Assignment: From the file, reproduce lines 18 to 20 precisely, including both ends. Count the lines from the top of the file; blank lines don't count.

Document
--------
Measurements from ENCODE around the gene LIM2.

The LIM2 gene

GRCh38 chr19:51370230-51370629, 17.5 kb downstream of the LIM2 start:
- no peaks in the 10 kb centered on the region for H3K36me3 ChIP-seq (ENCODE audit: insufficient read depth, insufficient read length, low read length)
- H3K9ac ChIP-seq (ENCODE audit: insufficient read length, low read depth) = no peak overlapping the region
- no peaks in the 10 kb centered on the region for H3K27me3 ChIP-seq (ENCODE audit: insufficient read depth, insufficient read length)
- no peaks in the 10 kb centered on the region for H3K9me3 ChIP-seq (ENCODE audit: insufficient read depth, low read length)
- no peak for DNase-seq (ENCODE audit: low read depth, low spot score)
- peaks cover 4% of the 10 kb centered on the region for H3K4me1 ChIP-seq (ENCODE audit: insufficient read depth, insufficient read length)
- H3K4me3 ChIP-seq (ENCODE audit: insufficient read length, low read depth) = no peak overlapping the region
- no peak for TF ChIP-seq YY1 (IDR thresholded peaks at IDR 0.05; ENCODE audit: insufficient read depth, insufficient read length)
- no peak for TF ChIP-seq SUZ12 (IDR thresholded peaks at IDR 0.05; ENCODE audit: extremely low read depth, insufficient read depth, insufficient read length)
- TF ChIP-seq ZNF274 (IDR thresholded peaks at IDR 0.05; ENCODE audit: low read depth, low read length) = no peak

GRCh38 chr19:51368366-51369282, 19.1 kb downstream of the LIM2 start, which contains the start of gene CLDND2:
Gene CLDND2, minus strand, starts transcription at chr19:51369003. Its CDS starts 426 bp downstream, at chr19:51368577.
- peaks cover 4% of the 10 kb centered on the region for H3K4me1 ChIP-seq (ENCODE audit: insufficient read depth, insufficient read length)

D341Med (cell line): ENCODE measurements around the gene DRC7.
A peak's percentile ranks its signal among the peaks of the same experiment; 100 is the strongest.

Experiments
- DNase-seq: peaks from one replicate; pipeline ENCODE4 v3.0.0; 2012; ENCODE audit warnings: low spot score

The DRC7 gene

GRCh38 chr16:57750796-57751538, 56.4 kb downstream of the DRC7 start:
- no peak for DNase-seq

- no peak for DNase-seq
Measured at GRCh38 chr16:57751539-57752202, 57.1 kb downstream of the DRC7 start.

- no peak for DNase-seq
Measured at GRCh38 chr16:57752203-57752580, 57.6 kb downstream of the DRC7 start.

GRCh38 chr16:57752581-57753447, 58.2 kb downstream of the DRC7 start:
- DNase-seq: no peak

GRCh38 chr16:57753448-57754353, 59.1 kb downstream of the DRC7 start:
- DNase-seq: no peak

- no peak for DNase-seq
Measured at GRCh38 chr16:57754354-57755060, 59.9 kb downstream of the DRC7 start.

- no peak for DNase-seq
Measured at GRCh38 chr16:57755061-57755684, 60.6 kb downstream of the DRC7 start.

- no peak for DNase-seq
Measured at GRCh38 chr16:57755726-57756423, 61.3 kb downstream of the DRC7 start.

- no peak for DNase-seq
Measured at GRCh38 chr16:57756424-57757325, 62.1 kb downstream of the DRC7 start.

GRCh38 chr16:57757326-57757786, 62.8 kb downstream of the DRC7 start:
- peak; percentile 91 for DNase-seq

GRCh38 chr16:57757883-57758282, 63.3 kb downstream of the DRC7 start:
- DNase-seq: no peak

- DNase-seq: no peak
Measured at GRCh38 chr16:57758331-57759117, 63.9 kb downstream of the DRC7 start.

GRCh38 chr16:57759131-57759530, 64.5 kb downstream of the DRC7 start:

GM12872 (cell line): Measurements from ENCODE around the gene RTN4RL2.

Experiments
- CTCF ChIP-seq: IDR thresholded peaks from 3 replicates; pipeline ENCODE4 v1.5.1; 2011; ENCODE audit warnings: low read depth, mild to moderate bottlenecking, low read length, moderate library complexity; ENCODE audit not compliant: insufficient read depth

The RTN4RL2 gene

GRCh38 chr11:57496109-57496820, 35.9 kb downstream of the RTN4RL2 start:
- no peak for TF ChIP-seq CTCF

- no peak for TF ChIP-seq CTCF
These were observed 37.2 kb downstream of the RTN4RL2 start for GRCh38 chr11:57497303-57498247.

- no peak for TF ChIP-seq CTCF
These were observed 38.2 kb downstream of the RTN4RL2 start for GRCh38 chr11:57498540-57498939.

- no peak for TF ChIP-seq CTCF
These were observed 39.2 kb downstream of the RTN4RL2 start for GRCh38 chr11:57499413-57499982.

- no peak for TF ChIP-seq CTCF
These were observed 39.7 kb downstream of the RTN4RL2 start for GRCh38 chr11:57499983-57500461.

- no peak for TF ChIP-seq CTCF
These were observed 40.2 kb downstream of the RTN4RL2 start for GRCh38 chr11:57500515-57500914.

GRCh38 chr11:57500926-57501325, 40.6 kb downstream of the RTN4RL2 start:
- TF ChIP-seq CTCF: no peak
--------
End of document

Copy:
A peak's percentile ranks its signal among the peaks of the same experiment; 100 is the strongest.

Experiments
- DNase-seq: peaks from one replicate; pipeline ENCODE4 v3.0.0; 2012; ENCODE audit warnings: low spot score